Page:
Next you had the one from John J. Dunphy. I only found one reference to him outside of people who quoted him to make Humanism sound bad. That was a reference to a more recent article by him in a recent issue of Free Inquiry (Fall, 2002) which I actually owned, so I read it. He was talking about all the flak he had received about the original article! He complained that Pat Buchanan had quoted him, but the footnote didn't refer to the original article, but to an article where Phyllis Schafly had quoted him. He was annoyed that Buchanan had obviously not even bothered to look up the original article himself. Dunphy reproduced the paragraph that contains your quote, and your quote is accurate (except for the minor detail that where you used "--" there was omitted material which would normally be indicated by "...") and seems to accurately reflect Dunphy's opinion.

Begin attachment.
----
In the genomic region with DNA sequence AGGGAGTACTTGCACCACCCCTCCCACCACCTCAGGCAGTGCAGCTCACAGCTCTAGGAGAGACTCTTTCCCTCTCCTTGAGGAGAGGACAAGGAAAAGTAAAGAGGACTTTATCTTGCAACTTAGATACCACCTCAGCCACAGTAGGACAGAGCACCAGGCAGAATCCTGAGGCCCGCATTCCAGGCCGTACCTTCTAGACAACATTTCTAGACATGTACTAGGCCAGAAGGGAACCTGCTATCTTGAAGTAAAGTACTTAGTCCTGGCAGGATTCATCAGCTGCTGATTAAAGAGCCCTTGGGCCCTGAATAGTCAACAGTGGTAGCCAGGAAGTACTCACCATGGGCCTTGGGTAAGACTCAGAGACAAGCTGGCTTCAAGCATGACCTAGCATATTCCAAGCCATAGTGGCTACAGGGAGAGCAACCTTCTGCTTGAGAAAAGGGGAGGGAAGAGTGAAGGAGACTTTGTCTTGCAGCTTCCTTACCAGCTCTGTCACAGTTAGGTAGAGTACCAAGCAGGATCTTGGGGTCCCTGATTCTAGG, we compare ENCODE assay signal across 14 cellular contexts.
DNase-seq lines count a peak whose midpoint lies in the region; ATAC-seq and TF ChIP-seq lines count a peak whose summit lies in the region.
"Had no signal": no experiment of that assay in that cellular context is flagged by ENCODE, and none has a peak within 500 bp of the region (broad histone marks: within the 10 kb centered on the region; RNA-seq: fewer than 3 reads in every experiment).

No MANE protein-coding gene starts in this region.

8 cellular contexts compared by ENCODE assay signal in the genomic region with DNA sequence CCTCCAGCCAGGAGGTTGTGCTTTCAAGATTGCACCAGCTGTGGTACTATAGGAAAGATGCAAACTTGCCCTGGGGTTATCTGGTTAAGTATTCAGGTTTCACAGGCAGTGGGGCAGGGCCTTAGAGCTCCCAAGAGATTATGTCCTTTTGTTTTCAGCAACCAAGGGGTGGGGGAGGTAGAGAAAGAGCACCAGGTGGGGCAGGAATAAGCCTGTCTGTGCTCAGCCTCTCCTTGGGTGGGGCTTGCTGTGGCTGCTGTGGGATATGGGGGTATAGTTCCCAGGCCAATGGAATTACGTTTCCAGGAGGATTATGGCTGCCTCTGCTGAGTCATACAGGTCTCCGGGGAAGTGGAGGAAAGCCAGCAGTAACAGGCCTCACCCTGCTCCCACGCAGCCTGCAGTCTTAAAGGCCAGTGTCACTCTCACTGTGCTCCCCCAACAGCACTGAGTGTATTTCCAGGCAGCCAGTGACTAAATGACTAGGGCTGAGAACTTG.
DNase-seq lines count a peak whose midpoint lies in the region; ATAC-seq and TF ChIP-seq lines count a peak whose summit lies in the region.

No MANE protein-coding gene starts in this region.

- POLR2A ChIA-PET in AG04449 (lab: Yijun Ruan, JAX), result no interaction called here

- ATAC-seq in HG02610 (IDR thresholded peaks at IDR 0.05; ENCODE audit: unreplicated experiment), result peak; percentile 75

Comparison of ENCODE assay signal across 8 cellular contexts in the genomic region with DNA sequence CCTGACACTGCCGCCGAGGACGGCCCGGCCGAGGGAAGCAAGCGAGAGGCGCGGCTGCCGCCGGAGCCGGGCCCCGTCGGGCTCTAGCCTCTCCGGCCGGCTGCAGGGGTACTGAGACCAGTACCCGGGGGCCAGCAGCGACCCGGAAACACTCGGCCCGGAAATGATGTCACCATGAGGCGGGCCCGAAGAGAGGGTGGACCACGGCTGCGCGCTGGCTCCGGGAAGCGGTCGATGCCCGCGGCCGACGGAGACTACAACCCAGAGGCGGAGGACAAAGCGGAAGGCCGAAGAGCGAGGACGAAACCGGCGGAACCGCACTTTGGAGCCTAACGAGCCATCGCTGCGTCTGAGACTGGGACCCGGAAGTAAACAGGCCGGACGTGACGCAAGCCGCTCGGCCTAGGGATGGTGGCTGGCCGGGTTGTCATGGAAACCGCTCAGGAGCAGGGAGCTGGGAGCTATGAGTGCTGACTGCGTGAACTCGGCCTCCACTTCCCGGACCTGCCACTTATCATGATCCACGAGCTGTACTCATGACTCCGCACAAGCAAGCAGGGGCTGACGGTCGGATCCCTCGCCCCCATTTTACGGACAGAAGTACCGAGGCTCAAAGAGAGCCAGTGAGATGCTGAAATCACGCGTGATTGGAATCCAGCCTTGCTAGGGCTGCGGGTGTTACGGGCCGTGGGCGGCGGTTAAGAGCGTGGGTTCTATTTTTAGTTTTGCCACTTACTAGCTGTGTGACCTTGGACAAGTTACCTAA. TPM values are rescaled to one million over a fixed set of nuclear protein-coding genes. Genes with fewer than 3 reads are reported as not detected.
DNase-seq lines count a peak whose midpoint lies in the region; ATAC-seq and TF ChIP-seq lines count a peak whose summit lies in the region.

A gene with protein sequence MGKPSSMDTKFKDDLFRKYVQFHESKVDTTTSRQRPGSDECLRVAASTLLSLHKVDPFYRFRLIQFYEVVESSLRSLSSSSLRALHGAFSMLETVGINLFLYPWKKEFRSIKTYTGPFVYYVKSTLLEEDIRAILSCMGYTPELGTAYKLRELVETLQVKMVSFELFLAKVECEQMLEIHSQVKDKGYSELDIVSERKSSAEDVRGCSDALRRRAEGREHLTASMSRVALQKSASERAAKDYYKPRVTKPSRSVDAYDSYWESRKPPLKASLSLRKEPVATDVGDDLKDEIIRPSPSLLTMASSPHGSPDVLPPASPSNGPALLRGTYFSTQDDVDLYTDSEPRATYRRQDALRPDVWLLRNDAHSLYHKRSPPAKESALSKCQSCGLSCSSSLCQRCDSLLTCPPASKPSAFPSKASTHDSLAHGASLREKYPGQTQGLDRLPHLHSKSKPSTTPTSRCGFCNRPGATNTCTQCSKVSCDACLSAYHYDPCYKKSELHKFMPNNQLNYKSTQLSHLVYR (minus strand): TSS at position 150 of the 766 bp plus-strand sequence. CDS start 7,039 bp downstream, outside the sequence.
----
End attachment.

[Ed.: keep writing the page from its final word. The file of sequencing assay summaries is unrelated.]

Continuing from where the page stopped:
One question is whether Dunphy accurately reflects Humanist opinion. I think not. Nobody says what award was involved in the "award-winning essay", but I would guess it was awarded by Humanists, perhaps the editors of The Humanist where it was published, so I suppose a few people agreed with him. Personally I don't object to Humanism being called a religion, although the term is misleading when applied to Humanism and I know Humanists who are utterly outraged by the idea of calling it a religion. I don't think it should be called a faith because "faith" suggests believing things without evidence. The only humanistic values I would like to see promoted in schools are ones you probably would agree with: freedom, democracy, respect for other people, seeking truth, and the like. I would not condone anything in the classroom that would be likened to proselytizing. I think most (but not all) Humanists would agree with me. So, in my opinion, Dunphy is not very representative of Humanist opinion.